“Being able to meet the needs of that industry and kind of train those that are entering the ‘green’ industry is really important,” she said. “The whole premise of sustainability is just kind of to take care of our Earth and our land so it can take care of us, not only now but for future generations.”

The program will feature five different classes including Introduction to Sustainable Ag, Greenhouse Management, Naturalistic Gardening, Food Crops and Small Farming.

“What we are planning to do is offer that class at several small farms and the farmers themselves will teach the class,” Hartman said. “Students will be able to go through an entire growing season with the farmers. Everything from planting the seeds, tending the crops, harvesting them and then preparing them for market.”

The marketable skills award in Landscape Design includes three classes.

The first is Landscape Design where students learn how to sketch out their landscaping ideas.

“I’ve had students take just that class in the past and then start their own businesses because it’s such a thorough class,” Hartman said. “There are not only students who want to enter the workforce in that class, but also hobbyists. So folks who just love to landscape and would like to take a class to know what they are doing in their own yards.”

There is also a second-semester class in Advanced Landscape Design, which utilizes computer applications.

“Students take what they learned in the basic class and apply it using CAD programs,” Hartman explained.

The third class is in Landscape Irrigation.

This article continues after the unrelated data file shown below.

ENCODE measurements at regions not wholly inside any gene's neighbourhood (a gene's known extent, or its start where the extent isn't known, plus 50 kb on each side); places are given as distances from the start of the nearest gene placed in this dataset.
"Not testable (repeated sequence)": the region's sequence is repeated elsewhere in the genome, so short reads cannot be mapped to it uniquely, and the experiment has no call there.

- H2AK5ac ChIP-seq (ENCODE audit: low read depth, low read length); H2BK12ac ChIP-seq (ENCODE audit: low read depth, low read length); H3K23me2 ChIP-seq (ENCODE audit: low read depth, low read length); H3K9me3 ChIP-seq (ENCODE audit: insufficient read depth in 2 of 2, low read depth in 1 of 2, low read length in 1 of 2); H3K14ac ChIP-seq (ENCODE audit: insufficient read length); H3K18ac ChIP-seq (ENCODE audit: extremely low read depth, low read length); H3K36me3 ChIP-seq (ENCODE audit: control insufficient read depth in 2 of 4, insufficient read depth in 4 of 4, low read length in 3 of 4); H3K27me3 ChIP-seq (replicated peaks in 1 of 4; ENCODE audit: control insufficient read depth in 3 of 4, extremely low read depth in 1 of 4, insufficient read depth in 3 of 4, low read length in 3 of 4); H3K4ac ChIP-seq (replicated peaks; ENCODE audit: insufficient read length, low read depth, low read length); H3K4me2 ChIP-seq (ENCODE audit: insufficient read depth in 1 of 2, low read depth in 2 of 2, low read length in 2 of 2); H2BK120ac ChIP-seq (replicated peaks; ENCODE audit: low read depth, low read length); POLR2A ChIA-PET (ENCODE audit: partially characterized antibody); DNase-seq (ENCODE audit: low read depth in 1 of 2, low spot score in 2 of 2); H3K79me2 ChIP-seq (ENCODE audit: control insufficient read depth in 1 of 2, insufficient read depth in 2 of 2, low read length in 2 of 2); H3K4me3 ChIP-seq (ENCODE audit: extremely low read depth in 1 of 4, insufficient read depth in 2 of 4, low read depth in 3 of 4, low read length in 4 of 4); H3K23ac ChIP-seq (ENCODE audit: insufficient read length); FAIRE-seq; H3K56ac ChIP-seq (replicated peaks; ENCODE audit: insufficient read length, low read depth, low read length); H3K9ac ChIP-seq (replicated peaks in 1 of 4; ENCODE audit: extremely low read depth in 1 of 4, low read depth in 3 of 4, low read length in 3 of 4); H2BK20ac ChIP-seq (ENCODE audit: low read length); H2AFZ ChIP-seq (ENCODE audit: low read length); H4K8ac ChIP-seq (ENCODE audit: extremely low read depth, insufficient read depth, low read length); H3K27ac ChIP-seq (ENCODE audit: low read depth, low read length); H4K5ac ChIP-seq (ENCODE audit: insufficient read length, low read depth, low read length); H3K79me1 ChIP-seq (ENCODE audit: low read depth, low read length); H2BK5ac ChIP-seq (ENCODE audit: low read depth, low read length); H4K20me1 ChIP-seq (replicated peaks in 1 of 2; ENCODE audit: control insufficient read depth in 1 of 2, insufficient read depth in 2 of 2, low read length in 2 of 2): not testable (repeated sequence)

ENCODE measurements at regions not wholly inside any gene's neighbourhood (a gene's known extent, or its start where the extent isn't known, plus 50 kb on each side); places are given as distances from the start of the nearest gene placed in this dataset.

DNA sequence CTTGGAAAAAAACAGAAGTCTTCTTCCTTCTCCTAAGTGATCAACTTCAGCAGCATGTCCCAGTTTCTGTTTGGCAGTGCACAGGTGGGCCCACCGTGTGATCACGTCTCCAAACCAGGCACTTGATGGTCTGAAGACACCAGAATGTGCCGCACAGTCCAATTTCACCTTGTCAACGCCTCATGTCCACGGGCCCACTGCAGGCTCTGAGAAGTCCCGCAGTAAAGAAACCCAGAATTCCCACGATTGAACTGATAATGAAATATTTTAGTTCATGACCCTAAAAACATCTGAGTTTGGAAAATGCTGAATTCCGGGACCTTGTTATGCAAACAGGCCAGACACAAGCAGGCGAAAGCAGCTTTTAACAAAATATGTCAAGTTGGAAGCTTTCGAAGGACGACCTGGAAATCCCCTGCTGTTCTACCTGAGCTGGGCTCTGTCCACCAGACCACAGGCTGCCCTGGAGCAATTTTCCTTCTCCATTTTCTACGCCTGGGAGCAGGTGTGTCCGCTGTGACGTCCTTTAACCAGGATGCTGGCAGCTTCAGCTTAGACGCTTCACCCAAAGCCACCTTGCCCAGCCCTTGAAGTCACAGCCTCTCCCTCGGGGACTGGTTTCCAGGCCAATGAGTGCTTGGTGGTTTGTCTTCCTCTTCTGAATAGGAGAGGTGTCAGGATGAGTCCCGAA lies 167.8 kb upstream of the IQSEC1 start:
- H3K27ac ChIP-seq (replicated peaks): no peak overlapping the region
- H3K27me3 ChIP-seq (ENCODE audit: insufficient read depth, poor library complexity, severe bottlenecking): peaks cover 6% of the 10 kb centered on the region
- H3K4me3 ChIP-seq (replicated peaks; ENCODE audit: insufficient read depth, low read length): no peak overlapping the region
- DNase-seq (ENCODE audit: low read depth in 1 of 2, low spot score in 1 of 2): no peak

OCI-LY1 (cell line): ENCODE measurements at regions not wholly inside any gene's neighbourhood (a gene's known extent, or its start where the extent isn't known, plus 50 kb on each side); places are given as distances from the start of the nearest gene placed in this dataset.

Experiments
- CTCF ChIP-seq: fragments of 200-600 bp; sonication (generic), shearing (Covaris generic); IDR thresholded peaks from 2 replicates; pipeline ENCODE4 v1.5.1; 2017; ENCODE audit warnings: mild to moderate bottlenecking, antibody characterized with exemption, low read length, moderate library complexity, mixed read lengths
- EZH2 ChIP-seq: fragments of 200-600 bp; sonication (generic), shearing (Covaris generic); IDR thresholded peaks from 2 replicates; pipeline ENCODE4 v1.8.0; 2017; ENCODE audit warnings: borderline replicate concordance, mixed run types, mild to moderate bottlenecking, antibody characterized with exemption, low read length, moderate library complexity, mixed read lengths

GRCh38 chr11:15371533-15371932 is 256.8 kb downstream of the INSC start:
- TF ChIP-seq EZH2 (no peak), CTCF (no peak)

“Students learn all about drip irrigation and sprinkler systems, how to install them and how to plan for them so they can go on and receive their state certification,” Hartman said.

The instructor said that students do not have to take the classes in any certain order. Also, there are no prerequisites and no testing that has to be done to enter the program.

For more information on the Horticulture program at NCTC, contact Hartman at 940-668-7731 Ext. 4488 or by email at ahartman@nctc.edu.

Article source: http://www.kxii.com/community/headlines/TWO-NEW-HORTICULTURE-PROGRAMS-OFFERED-AT-NCTC-217923641.html

Sprucing up: Students perform landscaping at Sandyvale – The Tribune

August 1, 2013

Sprucing up: Students perform landscaping at Sandyvale


Kelly Urban



kurban@tribdem.com
The Tribune-Democrat


Thu Aug 01, 2013, 11:37 PM EDT

JOHNSTOWN —
Middle school students were busy getting their hands dirty on Thursday for a good cause.

Eighty youth and advisers from the Youth Conference Ministries – The Great Escape were at Sandyvale Memorial Gardens in Hornerstown to offer their services by doing landscaping projects.

YCM worked at Sandyvale last summer and returned again this year as part of its ministry of community service.

Students from the congregations of six churches from Maryland, Virginia and Pennsylvania have been spending the week in town participating in various activities and staying at Pitt-Johnstown.

“There is always something to do here, and it’s a wonderful opportunity for us to work with these young people,” said Diana Kabo, secretary for Sandyvale Memorial Gardens. “They did such a great job last year and we’re happy to have them back, so it’s a win-win for everybody.”

The students were placed in groups with some doing weeding and mulching work throughout the site and others widening and edging the red and yellow twig dogwood shrub areas along the river wall.

As in the students’ previous visit, Sandyvale scheduled a short Hometown Roots, Stories of the Laurel Highlands educational and historical presentation to launch the work session.

The story was presented by Barbara Zabrowski, who spoke about the network of abolitionists who operated in the Johnstown area for the Underground Railroad during the Civil War. She also spoke about Sandyvale’s recent designation from the National Park Service as part of the Network to Freedom.

Darius Goettler, 12, is participating in the conference for the second year.

“We’re here helping Jesus by working in nature,” said the resident of Wilkes-Barre, Luzerne County. “I enjoy the activities we do and the worship and songs. I love to be involved.”

The conference wraps up on Saturday.

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Article source: http://tribune-democrat.com/local/x125809046/Sprucing-up-Students-perform-landscaping-at-Sandyvale